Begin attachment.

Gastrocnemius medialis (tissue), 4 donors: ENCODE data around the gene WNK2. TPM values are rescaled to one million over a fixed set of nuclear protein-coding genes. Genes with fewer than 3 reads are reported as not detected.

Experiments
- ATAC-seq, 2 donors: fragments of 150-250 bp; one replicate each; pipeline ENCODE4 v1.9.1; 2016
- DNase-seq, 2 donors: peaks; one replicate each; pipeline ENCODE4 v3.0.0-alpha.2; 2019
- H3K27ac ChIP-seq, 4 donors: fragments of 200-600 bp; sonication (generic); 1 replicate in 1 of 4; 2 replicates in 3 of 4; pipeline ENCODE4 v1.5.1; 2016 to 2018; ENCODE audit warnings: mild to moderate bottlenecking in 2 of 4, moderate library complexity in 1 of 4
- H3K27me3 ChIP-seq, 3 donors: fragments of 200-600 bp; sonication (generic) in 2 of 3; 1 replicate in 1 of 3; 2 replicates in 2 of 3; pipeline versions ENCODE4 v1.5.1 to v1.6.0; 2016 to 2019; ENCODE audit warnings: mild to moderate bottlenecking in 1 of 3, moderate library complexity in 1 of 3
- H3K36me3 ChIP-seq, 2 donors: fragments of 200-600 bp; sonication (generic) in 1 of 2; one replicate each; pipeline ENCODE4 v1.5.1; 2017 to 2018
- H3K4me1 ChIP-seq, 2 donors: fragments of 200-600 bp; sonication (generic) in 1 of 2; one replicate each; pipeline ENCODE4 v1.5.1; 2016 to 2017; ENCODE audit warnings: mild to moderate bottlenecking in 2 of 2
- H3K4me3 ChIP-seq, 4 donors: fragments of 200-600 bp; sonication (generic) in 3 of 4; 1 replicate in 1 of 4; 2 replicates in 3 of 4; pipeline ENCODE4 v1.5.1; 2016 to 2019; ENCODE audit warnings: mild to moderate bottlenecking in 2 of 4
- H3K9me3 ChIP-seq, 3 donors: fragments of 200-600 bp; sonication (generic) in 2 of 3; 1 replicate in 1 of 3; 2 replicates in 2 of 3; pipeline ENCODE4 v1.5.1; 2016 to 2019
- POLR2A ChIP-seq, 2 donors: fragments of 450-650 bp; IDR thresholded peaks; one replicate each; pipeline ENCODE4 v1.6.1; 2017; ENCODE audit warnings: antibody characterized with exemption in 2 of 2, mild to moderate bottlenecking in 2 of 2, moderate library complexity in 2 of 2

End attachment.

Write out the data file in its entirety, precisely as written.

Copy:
Gastrocnemius medialis (tissue), 4 donors: ENCODE data around the gene WNK2. TPM values are rescaled to one million over a fixed set of nuclear protein-coding genes. Genes with fewer than 3 reads are reported as not detected.

Experiments
- ATAC-seq, 2 donors: fragments of 150-250 bp; one replicate each; pipeline ENCODE4 v1.9.1; 2016
- DNase-seq, 2 donors: peaks; one replicate each; pipeline ENCODE4 v3.0.0-alpha.2; 2019
- H3K27ac ChIP-seq, 4 donors: fragments of 200-600 bp; sonication (generic); 1 replicate in 1 of 4; 2 replicates in 3 of 4; pipeline ENCODE4 v1.5.1; 2016 to 2018; ENCODE audit warnings: mild to moderate bottlenecking in 2 of 4, moderate library complexity in 1 of 4
- H3K27me3 ChIP-seq, 3 donors: fragments of 200-600 bp; sonication (generic) in 2 of 3; 1 replicate in 1 of 3; 2 replicates in 2 of 3; pipeline versions ENCODE4 v1.5.1 to v1.6.0; 2016 to 2019; ENCODE audit warnings: mild to moderate bottlenecking in 1 of 3, moderate library complexity in 1 of 3
- H3K36me3 ChIP-seq, 2 donors: fragments of 200-600 bp; sonication (generic) in 1 of 2; one replicate each; pipeline ENCODE4 v1.5.1; 2017 to 2018
- H3K4me1 ChIP-seq, 2 donors: fragments of 200-600 bp; sonication (generic) in 1 of 2; one replicate each; pipeline ENCODE4 v1.5.1; 2016 to 2017; ENCODE audit warnings: mild to moderate bottlenecking in 2 of 2
- H3K4me3 ChIP-seq, 4 donors: fragments of 200-600 bp; sonication (generic) in 3 of 4; 1 replicate in 1 of 4; 2 replicates in 3 of 4; pipeline ENCODE4 v1.5.1; 2016 to 2019; ENCODE audit warnings: mild to moderate bottlenecking in 2 of 4
- H3K9me3 ChIP-seq, 3 donors: fragments of 200-600 bp; sonication (generic) in 2 of 3; 1 replicate in 1 of 3; 2 replicates in 2 of 3; pipeline ENCODE4 v1.5.1; 2016 to 2019
- POLR2A ChIP-seq, 2 donors: fragments of 450-650 bp; IDR thresholded peaks; one replicate each; pipeline ENCODE4 v1.6.1; 2017; ENCODE audit warnings: antibody characterized with exemption in 2 of 2, mild to moderate bottlenecking in 2 of 2, moderate library complexity in 2 of 2